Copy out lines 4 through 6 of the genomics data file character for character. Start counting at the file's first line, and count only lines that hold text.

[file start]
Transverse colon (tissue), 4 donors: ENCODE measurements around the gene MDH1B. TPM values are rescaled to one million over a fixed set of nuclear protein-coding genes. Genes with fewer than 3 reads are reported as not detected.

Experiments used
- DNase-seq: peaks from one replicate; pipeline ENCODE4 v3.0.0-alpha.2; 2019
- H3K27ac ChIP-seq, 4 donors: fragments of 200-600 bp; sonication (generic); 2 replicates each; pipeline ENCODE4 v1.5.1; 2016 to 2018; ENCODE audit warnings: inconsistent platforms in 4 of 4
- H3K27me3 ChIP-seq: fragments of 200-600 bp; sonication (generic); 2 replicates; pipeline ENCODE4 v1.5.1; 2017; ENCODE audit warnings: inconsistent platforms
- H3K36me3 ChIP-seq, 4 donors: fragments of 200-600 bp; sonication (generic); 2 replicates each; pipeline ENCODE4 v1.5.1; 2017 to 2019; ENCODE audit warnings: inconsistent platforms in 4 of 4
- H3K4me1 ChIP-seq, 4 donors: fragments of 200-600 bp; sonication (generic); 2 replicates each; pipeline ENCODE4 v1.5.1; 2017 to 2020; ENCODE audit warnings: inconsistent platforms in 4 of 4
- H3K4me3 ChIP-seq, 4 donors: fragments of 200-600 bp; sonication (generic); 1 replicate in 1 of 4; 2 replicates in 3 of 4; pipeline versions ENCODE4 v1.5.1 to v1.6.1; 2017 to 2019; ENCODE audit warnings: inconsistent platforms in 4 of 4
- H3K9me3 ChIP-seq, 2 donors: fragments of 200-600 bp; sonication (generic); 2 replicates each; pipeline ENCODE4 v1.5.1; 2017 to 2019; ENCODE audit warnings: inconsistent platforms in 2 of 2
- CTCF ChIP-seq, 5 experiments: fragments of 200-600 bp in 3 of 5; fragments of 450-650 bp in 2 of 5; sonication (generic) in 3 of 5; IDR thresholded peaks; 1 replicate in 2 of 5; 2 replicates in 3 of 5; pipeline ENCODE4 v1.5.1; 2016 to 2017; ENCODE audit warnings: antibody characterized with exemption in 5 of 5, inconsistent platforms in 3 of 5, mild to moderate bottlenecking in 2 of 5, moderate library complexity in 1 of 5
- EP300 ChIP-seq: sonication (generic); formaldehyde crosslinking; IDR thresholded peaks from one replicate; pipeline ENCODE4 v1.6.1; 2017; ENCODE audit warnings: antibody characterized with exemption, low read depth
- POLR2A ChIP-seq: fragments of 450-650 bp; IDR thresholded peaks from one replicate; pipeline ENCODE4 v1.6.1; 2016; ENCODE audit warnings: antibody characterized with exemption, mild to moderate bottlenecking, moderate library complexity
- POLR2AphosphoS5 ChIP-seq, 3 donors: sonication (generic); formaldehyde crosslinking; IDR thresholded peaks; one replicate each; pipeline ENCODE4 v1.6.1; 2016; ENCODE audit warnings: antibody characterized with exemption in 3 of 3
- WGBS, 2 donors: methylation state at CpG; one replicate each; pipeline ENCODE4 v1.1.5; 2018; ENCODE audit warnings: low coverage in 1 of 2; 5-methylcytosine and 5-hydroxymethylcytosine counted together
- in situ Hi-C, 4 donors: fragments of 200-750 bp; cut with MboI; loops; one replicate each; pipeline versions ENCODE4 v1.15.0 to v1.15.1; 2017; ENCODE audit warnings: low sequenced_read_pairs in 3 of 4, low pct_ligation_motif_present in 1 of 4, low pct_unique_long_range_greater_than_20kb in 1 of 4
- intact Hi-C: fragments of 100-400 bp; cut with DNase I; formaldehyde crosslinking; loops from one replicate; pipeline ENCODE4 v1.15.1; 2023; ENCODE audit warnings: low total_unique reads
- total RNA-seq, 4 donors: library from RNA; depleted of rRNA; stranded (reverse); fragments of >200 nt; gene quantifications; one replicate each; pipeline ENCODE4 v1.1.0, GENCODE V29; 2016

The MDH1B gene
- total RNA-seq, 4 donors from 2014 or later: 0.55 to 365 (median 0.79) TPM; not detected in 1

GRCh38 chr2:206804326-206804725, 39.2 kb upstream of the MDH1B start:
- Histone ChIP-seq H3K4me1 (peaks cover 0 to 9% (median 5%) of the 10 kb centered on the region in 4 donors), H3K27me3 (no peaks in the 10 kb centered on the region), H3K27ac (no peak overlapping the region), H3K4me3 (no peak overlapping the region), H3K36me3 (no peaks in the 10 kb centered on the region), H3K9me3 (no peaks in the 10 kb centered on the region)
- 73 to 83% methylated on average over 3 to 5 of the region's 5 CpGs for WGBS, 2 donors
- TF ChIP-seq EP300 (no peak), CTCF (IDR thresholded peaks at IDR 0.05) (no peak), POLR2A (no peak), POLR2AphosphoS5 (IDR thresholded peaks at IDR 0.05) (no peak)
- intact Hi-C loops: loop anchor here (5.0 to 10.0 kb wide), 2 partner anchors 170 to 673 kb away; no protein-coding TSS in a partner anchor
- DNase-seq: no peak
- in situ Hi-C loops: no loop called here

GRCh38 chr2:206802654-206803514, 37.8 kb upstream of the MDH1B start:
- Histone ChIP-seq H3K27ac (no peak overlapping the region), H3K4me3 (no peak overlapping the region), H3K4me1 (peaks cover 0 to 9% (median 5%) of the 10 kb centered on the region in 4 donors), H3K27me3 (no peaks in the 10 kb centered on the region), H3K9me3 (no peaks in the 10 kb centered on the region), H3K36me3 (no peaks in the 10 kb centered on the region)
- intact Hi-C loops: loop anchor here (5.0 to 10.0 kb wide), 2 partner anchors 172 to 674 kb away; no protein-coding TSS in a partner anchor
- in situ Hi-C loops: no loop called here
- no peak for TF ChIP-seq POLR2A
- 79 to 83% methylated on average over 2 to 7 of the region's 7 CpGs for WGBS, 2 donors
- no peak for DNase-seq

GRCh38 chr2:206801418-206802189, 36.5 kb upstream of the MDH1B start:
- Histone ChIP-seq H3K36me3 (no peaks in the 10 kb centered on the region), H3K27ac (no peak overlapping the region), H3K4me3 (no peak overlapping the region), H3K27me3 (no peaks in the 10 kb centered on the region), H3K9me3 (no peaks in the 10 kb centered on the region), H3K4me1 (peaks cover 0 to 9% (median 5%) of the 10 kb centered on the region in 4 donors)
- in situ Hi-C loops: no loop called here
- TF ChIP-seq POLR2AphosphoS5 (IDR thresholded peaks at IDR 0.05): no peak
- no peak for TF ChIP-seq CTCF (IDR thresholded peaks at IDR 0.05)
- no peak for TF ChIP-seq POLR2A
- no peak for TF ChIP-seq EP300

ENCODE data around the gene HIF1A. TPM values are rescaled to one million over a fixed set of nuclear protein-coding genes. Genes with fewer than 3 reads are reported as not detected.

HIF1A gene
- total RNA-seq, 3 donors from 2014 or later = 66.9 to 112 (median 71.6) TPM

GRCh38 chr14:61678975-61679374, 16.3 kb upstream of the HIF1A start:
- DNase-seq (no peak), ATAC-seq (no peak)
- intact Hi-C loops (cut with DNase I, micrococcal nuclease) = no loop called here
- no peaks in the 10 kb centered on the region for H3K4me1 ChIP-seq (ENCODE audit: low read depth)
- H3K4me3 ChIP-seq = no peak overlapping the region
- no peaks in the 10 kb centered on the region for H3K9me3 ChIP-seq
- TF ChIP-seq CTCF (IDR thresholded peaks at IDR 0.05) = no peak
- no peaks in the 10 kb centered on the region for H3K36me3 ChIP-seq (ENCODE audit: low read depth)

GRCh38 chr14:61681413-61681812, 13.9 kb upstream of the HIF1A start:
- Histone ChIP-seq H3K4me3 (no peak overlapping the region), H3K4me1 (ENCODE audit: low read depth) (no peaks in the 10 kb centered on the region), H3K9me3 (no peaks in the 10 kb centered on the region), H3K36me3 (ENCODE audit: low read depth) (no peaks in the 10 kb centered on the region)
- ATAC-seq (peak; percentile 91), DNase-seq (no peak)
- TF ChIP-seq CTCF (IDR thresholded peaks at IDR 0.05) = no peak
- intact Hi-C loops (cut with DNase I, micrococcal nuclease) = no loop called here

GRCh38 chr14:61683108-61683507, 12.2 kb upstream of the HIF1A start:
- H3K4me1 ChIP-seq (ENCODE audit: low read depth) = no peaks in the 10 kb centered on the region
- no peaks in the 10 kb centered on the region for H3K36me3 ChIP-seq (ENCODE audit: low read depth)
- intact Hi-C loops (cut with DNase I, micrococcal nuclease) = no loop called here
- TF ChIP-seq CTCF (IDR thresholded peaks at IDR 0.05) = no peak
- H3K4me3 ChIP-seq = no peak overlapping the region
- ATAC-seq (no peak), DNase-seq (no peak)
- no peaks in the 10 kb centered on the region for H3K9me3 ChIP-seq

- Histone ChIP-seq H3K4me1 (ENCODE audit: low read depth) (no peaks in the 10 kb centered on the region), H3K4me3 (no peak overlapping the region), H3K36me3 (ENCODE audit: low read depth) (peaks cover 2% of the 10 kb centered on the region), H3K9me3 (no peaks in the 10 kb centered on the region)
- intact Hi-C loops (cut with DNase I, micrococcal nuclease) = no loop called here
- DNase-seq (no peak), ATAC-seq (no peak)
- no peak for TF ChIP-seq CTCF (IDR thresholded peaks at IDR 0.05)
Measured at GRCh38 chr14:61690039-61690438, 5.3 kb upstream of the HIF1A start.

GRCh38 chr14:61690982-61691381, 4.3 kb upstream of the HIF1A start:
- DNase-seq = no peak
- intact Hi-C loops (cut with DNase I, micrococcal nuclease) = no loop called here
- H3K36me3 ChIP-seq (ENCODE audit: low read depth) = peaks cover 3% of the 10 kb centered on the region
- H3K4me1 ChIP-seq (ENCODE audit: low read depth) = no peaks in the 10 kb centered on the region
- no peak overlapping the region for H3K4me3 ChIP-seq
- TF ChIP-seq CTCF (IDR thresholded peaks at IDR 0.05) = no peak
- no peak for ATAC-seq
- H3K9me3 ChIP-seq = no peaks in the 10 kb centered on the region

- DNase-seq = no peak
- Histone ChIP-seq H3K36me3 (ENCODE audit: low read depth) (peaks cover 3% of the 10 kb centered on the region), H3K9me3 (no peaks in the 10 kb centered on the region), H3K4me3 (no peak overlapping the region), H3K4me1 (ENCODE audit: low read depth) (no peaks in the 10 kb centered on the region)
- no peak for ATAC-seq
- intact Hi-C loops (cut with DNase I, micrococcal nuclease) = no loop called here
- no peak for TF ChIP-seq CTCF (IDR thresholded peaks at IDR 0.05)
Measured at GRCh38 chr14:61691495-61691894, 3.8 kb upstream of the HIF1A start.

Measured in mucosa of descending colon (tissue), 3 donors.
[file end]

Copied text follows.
- H3K27ac ChIP-seq, 4 donors: fragments of 200-600 bp; sonication (generic); 2 replicates each; pipeline ENCODE4 v1.5.1; 2016 to 2018; ENCODE audit warnings: inconsistent platforms in 4 of 4
- H3K27me3 ChIP-seq: fragments of 200-600 bp; sonication (generic); 2 replicates; pipeline ENCODE4 v1.5.1; 2017; ENCODE audit warnings: inconsistent platforms
- H3K36me3 ChIP-seq, 4 donors: fragments of 200-600 bp; sonication (generic); 2 replicates each; pipeline ENCODE4 v1.5.1; 2017 to 2019; ENCODE audit warnings: inconsistent platforms in 4 of 4